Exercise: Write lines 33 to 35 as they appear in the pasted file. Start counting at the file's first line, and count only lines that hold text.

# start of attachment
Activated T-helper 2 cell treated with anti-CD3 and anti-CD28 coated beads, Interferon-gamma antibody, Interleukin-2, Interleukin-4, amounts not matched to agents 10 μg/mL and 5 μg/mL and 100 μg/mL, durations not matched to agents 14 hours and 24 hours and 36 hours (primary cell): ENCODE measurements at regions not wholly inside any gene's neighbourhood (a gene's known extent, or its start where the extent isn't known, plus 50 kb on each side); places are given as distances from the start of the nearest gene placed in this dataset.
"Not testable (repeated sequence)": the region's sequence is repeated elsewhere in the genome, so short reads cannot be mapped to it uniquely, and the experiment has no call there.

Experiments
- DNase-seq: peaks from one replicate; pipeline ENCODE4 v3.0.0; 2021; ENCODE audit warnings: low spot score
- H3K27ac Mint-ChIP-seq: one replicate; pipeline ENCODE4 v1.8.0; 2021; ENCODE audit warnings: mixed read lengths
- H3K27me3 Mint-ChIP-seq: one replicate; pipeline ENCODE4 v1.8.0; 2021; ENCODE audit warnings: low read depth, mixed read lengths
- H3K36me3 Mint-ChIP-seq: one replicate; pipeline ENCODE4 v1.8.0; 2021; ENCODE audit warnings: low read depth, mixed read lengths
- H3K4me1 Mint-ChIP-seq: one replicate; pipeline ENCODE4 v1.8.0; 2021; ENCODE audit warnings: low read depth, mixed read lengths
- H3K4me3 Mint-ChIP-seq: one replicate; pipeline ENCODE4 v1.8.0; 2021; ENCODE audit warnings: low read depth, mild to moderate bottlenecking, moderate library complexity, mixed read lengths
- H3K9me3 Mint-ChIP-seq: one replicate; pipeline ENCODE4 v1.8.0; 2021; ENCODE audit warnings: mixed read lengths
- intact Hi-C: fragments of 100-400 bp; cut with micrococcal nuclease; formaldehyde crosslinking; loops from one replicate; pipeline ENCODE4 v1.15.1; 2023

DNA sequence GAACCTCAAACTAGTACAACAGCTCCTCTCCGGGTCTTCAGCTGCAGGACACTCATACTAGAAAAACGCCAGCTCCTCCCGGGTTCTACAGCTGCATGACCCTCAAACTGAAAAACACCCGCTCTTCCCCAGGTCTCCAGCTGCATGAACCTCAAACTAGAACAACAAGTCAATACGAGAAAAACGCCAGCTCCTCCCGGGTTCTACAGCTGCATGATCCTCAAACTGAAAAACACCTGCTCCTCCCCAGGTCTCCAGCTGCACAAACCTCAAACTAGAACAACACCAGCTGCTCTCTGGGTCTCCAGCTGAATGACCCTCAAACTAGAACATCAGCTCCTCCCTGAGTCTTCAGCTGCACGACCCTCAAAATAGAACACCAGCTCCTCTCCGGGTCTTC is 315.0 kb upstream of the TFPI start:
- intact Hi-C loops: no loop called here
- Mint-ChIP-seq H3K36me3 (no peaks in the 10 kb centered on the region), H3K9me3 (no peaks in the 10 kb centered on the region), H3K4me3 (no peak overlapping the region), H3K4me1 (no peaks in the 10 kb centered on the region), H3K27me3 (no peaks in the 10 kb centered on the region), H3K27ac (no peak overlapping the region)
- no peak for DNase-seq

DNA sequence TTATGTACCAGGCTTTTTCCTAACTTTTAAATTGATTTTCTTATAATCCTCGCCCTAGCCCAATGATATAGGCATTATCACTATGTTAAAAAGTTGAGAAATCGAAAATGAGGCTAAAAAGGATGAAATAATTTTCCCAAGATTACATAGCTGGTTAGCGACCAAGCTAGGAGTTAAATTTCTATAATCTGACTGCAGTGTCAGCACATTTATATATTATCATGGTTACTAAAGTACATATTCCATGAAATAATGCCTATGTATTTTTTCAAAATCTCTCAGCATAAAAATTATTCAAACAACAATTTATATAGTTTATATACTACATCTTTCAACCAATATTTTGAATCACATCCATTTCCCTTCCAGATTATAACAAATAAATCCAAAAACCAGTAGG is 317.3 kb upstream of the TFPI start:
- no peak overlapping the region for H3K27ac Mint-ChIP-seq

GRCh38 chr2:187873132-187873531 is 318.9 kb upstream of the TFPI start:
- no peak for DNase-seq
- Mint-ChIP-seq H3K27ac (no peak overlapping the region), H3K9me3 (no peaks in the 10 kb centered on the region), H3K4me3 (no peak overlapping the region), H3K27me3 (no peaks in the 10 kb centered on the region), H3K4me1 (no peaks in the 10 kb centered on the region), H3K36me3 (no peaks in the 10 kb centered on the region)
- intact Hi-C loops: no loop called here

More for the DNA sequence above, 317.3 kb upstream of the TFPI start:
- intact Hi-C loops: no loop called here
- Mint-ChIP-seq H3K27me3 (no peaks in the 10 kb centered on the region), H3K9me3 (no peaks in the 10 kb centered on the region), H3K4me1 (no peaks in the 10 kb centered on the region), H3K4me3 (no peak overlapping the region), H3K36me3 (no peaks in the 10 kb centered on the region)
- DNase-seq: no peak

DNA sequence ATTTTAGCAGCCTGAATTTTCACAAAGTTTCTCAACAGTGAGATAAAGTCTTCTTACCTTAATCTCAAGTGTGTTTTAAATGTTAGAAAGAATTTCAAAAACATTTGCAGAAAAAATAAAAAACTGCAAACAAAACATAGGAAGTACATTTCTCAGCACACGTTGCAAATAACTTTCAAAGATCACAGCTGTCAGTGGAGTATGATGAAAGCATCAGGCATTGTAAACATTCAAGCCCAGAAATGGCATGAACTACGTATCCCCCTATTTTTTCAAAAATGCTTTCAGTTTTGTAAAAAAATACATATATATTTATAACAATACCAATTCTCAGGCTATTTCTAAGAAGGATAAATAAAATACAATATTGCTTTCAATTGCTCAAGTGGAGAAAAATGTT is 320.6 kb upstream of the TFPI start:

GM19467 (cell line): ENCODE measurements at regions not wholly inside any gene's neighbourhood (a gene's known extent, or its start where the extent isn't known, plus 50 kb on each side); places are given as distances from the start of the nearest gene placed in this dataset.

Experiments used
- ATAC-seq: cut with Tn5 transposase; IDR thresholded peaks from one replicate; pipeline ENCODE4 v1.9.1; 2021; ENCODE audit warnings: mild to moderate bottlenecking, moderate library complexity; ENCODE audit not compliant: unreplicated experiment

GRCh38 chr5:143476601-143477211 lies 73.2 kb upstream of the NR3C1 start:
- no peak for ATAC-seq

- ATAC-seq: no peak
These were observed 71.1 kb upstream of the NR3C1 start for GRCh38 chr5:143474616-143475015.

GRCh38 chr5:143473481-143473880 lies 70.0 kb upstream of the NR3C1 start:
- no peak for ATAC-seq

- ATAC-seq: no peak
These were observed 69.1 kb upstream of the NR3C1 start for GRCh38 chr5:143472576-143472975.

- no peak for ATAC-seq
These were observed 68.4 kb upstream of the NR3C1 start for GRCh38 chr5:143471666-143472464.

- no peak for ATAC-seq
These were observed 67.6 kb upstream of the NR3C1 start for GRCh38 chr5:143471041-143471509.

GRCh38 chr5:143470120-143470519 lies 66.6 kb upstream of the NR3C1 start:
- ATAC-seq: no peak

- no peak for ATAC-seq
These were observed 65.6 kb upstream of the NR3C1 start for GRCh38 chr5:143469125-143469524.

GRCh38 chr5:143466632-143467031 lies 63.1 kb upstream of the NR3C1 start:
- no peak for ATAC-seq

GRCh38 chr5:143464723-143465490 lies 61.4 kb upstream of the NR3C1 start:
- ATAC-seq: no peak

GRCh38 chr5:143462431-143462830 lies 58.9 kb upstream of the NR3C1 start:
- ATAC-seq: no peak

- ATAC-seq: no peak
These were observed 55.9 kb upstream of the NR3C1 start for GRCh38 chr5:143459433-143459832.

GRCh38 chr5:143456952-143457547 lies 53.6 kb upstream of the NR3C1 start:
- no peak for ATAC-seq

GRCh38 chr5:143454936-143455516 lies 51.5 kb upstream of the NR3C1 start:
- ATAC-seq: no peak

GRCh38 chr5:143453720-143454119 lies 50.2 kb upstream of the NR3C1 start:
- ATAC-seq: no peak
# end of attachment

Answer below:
These were observed 71.1 kb upstream of the NR3C1 start for GRCh38 chr5:143474616-143475015.

GRCh38 chr5:143473481-143473880 lies 70.0 kb upstream of the NR3C1 start:
- no peak for ATAC-seq